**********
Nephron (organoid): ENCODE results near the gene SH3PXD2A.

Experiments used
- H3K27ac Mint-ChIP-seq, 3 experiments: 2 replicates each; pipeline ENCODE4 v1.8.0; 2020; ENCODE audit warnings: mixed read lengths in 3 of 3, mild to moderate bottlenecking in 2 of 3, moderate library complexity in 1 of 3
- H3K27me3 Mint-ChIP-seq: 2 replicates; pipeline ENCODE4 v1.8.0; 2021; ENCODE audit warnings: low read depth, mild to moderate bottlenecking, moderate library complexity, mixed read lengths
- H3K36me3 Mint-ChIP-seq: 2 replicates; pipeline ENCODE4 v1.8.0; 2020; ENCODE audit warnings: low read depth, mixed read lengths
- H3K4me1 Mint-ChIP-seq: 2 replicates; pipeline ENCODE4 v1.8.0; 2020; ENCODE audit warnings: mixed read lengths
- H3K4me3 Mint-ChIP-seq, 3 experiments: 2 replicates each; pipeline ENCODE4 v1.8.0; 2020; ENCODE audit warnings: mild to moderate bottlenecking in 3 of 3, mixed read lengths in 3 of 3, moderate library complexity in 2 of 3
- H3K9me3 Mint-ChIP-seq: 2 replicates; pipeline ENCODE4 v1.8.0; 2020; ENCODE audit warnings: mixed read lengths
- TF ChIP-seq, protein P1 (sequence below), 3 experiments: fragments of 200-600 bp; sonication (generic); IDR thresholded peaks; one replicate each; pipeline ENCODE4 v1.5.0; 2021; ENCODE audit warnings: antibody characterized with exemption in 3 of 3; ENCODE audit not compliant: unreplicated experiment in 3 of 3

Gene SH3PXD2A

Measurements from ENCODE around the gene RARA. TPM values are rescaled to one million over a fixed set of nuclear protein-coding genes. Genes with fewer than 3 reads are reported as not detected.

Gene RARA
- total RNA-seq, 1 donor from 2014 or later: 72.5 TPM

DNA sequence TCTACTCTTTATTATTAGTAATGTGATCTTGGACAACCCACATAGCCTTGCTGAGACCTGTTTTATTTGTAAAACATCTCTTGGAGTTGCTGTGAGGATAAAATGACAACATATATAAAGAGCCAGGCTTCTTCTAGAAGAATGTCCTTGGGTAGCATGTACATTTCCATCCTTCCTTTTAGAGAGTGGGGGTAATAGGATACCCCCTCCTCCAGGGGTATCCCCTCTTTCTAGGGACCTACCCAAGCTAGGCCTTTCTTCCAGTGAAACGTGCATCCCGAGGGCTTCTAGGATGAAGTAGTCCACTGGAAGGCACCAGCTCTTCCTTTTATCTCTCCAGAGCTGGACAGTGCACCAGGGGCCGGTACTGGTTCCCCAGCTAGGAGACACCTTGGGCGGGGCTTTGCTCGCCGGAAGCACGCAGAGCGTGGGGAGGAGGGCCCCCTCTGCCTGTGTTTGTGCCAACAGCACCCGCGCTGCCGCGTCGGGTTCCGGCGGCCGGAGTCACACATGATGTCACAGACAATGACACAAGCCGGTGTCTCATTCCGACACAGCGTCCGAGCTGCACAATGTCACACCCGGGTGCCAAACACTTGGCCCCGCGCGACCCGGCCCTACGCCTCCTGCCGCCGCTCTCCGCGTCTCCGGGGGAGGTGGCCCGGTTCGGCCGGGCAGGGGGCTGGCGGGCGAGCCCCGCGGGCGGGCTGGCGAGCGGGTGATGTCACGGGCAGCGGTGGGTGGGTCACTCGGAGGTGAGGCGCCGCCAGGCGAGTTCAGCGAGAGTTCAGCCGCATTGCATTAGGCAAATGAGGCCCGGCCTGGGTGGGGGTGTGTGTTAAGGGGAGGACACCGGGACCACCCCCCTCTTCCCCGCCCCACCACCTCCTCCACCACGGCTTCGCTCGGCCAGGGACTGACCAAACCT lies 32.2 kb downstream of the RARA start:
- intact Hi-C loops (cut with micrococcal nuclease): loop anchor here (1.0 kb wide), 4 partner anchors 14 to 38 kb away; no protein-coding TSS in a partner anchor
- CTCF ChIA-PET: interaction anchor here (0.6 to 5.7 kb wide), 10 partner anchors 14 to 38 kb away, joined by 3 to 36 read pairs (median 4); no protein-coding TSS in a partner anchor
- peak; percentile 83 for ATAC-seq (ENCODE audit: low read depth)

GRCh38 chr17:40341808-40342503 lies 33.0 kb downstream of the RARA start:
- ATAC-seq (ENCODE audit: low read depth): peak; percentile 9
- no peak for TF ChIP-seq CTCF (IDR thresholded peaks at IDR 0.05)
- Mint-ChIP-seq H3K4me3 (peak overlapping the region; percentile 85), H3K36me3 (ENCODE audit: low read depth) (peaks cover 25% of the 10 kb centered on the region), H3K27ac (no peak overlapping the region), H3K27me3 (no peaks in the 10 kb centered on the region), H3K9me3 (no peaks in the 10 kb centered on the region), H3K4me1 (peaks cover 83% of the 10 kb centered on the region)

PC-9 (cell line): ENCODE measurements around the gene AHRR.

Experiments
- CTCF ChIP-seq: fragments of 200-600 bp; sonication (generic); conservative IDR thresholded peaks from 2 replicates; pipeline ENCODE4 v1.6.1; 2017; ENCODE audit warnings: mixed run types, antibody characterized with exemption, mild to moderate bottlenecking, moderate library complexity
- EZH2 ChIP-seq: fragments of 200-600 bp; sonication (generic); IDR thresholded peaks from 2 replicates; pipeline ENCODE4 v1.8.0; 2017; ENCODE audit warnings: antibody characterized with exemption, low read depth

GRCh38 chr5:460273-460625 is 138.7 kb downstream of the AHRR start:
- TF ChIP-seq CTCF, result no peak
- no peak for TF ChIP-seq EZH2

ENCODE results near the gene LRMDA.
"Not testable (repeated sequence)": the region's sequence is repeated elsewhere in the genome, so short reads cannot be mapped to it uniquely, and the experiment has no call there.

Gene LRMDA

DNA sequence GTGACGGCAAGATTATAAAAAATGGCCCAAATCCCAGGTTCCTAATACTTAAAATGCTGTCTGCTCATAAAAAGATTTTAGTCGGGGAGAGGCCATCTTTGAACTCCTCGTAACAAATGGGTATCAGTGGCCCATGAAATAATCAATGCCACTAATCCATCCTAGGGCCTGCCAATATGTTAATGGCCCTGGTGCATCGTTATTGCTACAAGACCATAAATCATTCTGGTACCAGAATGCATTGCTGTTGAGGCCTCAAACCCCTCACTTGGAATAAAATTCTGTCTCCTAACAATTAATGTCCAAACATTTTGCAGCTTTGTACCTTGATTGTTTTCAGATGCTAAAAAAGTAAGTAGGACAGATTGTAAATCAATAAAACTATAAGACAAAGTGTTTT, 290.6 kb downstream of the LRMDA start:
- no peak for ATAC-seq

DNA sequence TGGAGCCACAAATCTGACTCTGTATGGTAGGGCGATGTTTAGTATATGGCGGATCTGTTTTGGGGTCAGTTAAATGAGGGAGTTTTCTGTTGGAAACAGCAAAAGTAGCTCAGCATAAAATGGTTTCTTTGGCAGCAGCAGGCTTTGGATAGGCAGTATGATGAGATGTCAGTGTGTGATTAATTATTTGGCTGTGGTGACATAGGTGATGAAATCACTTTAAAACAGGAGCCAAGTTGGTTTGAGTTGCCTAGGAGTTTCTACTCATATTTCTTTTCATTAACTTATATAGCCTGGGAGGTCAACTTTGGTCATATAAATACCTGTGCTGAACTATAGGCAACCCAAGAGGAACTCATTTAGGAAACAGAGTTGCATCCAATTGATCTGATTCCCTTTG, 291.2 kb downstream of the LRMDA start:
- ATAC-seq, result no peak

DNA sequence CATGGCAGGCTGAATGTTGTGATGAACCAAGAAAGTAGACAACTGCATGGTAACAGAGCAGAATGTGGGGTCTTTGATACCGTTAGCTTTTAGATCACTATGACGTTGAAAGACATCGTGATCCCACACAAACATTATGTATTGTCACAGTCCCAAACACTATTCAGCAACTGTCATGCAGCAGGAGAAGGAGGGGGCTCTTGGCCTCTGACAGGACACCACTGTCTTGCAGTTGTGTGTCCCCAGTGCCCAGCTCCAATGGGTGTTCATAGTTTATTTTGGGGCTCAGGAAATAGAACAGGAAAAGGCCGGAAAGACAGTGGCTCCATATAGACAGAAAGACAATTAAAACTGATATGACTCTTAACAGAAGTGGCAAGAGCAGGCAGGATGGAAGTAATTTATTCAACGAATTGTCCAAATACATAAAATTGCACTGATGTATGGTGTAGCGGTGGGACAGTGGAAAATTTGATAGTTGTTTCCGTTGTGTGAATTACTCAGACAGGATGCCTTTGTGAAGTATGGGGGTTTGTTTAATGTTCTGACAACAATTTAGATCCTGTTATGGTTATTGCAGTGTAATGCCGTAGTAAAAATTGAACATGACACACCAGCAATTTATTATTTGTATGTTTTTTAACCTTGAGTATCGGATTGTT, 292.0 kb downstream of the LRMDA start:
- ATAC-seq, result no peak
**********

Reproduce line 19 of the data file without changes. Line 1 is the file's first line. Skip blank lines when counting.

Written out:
- ATAC-seq (ENCODE audit: low read depth): peak; percentile 9